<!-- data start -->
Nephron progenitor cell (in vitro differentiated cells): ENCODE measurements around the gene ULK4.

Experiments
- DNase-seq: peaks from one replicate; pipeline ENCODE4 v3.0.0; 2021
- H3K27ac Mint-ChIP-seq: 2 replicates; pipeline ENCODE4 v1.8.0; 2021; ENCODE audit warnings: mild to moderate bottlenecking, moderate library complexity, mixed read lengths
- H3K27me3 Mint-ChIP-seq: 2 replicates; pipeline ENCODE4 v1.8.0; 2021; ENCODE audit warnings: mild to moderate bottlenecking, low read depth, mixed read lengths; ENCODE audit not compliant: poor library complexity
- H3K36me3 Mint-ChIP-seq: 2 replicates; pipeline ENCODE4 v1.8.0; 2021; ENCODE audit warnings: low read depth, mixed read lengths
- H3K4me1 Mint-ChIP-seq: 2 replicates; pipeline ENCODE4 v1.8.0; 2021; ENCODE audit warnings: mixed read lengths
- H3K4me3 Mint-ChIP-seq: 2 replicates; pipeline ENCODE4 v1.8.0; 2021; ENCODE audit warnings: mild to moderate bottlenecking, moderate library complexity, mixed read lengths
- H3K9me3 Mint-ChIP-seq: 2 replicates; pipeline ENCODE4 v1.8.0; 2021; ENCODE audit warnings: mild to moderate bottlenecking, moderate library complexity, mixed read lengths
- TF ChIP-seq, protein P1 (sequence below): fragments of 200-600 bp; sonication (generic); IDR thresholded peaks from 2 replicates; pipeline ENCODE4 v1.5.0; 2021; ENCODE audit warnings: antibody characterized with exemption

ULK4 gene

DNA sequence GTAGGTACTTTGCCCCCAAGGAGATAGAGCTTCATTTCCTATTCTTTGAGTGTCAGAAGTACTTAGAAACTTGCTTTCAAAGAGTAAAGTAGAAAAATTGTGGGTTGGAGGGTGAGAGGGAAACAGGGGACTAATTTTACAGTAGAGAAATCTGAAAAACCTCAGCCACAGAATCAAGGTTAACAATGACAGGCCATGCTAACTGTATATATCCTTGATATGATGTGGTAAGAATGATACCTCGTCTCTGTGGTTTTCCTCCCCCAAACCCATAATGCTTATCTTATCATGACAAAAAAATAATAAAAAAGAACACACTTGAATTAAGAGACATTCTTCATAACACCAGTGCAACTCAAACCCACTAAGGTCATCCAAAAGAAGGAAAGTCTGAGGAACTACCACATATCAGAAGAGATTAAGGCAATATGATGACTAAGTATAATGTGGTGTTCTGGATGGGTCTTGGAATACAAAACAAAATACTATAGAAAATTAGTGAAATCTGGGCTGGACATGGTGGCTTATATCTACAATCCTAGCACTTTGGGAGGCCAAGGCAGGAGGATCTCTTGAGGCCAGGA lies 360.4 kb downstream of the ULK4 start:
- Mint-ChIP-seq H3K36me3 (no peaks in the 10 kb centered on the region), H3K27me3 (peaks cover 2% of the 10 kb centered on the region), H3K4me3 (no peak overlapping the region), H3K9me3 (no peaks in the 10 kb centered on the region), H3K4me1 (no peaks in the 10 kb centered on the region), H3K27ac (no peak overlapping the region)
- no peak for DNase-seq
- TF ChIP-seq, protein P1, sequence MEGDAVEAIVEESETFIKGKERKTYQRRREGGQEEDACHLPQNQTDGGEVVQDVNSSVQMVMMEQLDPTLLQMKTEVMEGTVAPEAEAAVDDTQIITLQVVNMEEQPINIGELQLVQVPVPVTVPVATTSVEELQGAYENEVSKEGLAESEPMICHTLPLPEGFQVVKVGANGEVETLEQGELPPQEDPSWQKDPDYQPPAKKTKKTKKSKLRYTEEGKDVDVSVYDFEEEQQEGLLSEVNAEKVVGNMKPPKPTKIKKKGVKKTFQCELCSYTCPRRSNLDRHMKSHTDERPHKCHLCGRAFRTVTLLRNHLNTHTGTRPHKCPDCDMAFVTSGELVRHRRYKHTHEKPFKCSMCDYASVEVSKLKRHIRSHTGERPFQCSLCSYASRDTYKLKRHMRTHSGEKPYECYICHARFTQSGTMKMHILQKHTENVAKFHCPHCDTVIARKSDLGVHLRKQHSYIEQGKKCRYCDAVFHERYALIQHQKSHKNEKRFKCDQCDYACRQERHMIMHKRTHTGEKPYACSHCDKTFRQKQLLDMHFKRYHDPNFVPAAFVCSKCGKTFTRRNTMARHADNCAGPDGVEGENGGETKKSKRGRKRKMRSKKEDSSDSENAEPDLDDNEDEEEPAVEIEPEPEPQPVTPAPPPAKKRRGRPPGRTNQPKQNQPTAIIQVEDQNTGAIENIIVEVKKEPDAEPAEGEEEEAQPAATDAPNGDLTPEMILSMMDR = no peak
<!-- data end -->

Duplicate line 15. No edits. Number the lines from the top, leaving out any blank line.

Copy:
- TF ChIP-seq, protein P1, sequence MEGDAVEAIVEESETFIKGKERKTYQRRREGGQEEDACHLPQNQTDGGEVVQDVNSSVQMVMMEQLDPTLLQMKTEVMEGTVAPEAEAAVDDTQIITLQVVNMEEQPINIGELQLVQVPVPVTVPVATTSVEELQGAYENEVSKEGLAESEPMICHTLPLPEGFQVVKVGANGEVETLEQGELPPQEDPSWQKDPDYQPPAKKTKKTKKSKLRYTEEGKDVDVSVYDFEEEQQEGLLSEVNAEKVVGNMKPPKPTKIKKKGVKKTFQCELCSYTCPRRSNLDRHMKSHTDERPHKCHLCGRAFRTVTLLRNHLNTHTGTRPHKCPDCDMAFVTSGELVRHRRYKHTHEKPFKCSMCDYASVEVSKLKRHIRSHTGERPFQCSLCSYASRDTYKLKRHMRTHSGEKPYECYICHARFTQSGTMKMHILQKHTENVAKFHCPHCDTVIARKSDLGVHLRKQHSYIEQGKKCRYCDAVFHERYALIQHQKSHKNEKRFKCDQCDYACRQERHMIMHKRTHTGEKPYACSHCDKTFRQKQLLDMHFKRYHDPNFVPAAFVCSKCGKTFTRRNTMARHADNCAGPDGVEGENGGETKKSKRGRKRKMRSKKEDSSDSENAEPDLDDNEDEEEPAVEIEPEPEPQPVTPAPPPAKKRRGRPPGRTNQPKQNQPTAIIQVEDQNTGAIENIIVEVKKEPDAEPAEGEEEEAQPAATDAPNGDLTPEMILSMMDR = no peak